• Exercise stress test to see how your heart performs with increased activity.
  • Holter monitoring to record your heart’s activity over 24 to 48 hours.

If a Holter monitor doesn’t show unusual heart rhythms, your provider may give you an event recorder.

You can wear this recorder for weeks.

You press a button to record any heart sensations that you experience.

How do providers treat heart palpitations and anxiety? 

If your healthcare provider diagnoses you with heart palpitations caused by anxiety, they may suggest:

  • Complementary health treatments: Biofeedback, massage therapy and other techniques can help you relax.
  • Medications: Anti-anxiety medications and antidepressants help some people. Your provider may suggest options to treat anxiety that happens when you fly or speak in public. These medicines include beta blockers (propranolol) and benzodiazepines, such as alprazolam (Xanax®) and diazepam (Valium®). Benzodiazepines can be habit-forming, so they are only for occasional use.
  • Psychotherapy: Cognitive behavioral therapy helps you identify and treat your thought patterns. Exposure-response prevention aims to create a positive response to fears to relieve anxiety.

How can I manage heart palpitations and anxiety? 

You can try self-management techniques to help reduce the severity of heart palpitations caused by anxiety.

These techniques include:

  • Coping with stress.
  • Diaphragmatic breathing.
  • Exercising regularly.
  • Getting enough sleep.
  • Meditation.
  • Pursed-lip breathing.
  • Tai chi, yoga or other mindful movement.

Can I stop heart palpitations and anxiety?

You may not be able to totally prevent heart palpitations caused by anxiety.

But you can lower how often they happen and how severe they are.

First, pay attention to your triggers, such as performing in public, getting on a plane or making a phone call.

Then you can make a plan to lessen your anxiety around these situations.

Relaxation techniques, medication and therapy can all help to prevent future episodes.

What is the outlook for people with heart palpitations and anxiety?

Many people have heart palpitations caused by situational (occasional) anxiety.

You can use relaxation strategies to successfully manage this anxiety.

These strategies can slow down your heart rate in the moment.

If you have heart palpitations caused by chronic (long-term) anxiety disorders, there is hope.

You can also manage your anxiety with proper treatment.

A good team of healthcare providers can help you build a coping strategy.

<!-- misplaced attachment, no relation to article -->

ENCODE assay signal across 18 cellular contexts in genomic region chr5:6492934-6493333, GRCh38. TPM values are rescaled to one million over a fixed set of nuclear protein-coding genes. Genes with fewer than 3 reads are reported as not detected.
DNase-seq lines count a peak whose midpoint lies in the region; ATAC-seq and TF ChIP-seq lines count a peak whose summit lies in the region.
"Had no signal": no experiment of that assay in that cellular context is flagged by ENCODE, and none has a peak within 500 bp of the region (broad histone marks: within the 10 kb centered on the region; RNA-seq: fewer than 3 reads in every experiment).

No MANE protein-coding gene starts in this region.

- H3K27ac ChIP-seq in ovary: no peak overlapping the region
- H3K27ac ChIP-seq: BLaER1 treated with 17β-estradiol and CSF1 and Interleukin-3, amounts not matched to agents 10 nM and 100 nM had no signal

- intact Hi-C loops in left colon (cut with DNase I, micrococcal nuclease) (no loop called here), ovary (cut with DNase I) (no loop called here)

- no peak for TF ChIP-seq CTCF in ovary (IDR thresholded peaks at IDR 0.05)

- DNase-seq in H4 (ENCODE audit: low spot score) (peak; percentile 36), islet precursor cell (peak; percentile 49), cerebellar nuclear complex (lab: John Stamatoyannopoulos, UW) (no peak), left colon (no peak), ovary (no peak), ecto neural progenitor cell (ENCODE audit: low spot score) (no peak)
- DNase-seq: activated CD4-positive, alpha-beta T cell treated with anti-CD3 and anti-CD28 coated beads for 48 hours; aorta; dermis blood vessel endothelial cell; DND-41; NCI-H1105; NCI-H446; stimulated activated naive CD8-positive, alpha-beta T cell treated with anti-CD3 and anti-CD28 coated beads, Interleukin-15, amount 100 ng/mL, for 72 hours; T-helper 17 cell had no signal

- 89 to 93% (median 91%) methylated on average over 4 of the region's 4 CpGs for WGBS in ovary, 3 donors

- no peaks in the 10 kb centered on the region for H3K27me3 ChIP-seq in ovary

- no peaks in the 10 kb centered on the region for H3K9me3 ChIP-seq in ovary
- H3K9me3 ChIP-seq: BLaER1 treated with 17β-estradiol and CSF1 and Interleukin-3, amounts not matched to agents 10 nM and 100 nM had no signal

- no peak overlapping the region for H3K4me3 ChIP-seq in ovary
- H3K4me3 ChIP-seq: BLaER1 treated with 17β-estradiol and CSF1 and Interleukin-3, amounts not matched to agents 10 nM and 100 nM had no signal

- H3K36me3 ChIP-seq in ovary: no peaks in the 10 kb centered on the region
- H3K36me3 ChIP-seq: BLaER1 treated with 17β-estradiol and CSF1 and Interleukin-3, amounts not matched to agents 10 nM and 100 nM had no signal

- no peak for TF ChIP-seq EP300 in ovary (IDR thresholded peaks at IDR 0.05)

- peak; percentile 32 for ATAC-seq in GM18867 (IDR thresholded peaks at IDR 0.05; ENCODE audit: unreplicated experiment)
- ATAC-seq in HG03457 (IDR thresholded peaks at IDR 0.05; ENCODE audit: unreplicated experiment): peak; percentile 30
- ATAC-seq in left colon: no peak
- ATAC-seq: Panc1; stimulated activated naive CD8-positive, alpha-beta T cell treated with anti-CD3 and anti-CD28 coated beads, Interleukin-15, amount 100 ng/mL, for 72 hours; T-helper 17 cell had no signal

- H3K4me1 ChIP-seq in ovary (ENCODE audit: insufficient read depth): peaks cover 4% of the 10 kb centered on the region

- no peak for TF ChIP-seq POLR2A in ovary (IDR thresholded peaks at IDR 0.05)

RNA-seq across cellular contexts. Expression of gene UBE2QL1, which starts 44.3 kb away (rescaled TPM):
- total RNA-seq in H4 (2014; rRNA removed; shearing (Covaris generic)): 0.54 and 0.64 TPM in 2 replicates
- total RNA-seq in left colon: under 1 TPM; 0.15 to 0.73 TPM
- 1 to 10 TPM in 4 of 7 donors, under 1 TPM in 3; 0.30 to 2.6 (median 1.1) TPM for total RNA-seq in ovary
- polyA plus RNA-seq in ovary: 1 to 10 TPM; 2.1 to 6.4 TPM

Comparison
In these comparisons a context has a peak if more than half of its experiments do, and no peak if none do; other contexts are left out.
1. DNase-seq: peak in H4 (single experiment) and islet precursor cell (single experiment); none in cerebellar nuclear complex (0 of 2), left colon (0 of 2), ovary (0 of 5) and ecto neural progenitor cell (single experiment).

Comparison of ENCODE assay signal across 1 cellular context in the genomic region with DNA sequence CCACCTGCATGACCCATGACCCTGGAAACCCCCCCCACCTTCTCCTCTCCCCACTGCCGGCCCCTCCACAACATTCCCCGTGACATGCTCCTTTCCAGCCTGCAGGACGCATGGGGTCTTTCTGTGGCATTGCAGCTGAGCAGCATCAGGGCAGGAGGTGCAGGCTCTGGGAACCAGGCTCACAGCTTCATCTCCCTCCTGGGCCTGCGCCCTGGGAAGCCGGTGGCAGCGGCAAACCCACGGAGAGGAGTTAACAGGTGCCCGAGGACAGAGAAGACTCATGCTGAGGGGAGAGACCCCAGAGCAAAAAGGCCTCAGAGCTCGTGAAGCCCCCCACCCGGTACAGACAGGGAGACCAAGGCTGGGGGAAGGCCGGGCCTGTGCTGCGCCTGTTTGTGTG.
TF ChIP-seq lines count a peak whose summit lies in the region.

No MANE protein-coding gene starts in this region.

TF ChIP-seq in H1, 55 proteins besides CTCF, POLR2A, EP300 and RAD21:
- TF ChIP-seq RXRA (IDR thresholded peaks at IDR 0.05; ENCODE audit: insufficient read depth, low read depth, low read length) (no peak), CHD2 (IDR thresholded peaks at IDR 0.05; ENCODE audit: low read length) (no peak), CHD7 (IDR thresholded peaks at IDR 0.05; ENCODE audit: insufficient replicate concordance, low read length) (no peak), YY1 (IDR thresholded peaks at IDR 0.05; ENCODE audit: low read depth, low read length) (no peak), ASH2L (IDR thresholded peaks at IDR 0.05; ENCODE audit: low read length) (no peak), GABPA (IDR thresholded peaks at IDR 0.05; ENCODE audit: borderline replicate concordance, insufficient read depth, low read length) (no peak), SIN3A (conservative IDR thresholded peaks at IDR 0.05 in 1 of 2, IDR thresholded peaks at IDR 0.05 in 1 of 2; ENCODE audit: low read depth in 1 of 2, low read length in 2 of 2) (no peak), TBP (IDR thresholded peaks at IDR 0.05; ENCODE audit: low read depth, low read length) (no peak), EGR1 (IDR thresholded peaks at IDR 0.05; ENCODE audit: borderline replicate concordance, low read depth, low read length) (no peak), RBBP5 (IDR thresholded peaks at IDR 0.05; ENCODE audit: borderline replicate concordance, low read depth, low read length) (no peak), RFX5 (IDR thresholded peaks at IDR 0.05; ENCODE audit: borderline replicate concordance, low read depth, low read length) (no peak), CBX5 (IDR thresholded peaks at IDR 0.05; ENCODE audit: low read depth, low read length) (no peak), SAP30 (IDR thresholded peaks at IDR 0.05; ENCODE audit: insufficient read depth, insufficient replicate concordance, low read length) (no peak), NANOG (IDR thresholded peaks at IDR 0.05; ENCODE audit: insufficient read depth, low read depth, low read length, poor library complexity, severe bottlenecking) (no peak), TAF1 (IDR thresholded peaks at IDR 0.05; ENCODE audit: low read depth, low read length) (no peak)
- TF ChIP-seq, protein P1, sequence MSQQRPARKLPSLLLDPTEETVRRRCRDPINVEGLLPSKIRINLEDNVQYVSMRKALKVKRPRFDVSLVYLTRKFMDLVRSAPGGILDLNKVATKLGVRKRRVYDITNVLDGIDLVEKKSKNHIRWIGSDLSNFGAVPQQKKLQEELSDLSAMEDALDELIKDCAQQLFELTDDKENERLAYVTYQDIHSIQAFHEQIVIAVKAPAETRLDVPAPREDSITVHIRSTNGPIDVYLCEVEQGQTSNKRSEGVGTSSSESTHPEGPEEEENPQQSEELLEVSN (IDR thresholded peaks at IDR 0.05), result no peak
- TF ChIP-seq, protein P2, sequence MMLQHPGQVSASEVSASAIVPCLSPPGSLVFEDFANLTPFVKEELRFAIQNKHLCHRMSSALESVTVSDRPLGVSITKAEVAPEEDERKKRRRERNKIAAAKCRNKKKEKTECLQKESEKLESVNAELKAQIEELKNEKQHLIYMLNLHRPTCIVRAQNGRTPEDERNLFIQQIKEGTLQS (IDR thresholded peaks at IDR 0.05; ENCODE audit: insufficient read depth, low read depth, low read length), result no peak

If you suspect another health condition is causing palpitations — with or without anxiety — talk to your provider about treatment.

To relieve your symptoms, your provider will treat the cause.

You may also benefit from anxiety-relieving therapies.

When should I see my healthcare provider about heart palpitations and anxiety? 

Always discuss any new symptoms with your healthcare provider.

Seek care right away if you have heart palpitations and:

  • Chest pain or discomfort.
  • Difficulty breathing, shortness of breath or other breathing problems.
  • Dizziness or confusion.
  • Loss of consciousness or fainting (syncope).
  • Severe swelling (edema) in your limbs, especially your legs, ankles and feet.
  • Unusual or sudden fatigue.

Anxiety is a very common cause of heart palpitations

Some people experience palpitations only in certain stressful situations, while others have palpitations more frequently.

Though you should consult your healthcare provider to rule out serious conditions, you may be able to reduce occasional heart palpitations and anxiety with relaxation techniques.

If you have heart palpitations along with chest pain, trouble breathing or dizziness, seek help immediately.

There’s no need to make a drama of it, but it’s about your health: not investigating is stupid and doesn’t solve the problem in the slightest.


  • Alijaniha F, Noorbala A, Afsharypuor S, Naseri M, et al. Relationship Between Palpitation and Mental Health. (https://www.ncbi.nlm.nih.gov/pmc/articles/PMC4884607/) Iran Red Crescent Med J. 2016 Mar;18(3):e22615. Accessed 9/9/2021.
  • Goyal A, Robinson KJ, Katta S, Sanchack KE. Palpitations. (https://www.ncbi.nlm.nih.gov/books/NBK436016/) [Updated 2020 Nov 20]. In: StatPearls [Internet]. Treasure Island (FL): StatPearls Publishing; 2021 Jan-. Accessed 9/9/2021.
  • Merck Manual (Consumer Version). Palpitations. (https://www.merckmanuals.com/home/heart-and-blood-vessel-disorders/symptoms-of-heart-and-blood-vessel-disorders/palpitations) Accessed 9/9/2021.
  • National Alliance on Mental Illness. Anxiety Disorders. (https://www.nami.org/About-Mental-Illness/Mental-Health-Conditions/Anxiety-Disorders) Accessed 9/9/2021.
  • National Heart, Lung, and Blood Institute. Heart Palpitations. (https://www.nhlbi.nih.gov/health-topics/heart-palpitations) Accessed 9/9/2021.
  • National Health Service. Propranolol. (https://www.nhs.uk/medicines/propranolol/) Accessed 9/9/2021.
  • U.S. Department of Health & Human Services. Office on Women’s Health. Anxiety disorders. (https://www.womenshealth.gov/mental-health/mental-health-conditions/anxiety-disorders) Accessed 9/9/2021.
  • Wexler RK, Pleister A, Rahman SV. Palpitations: Evaluation in the Primary Care Setting. (https://www.aafp.org/afp/2017/1215/p784.html) Am Fam Physician. 2017 Dec 15;96(12):784-789. Accessed 9/9/2021.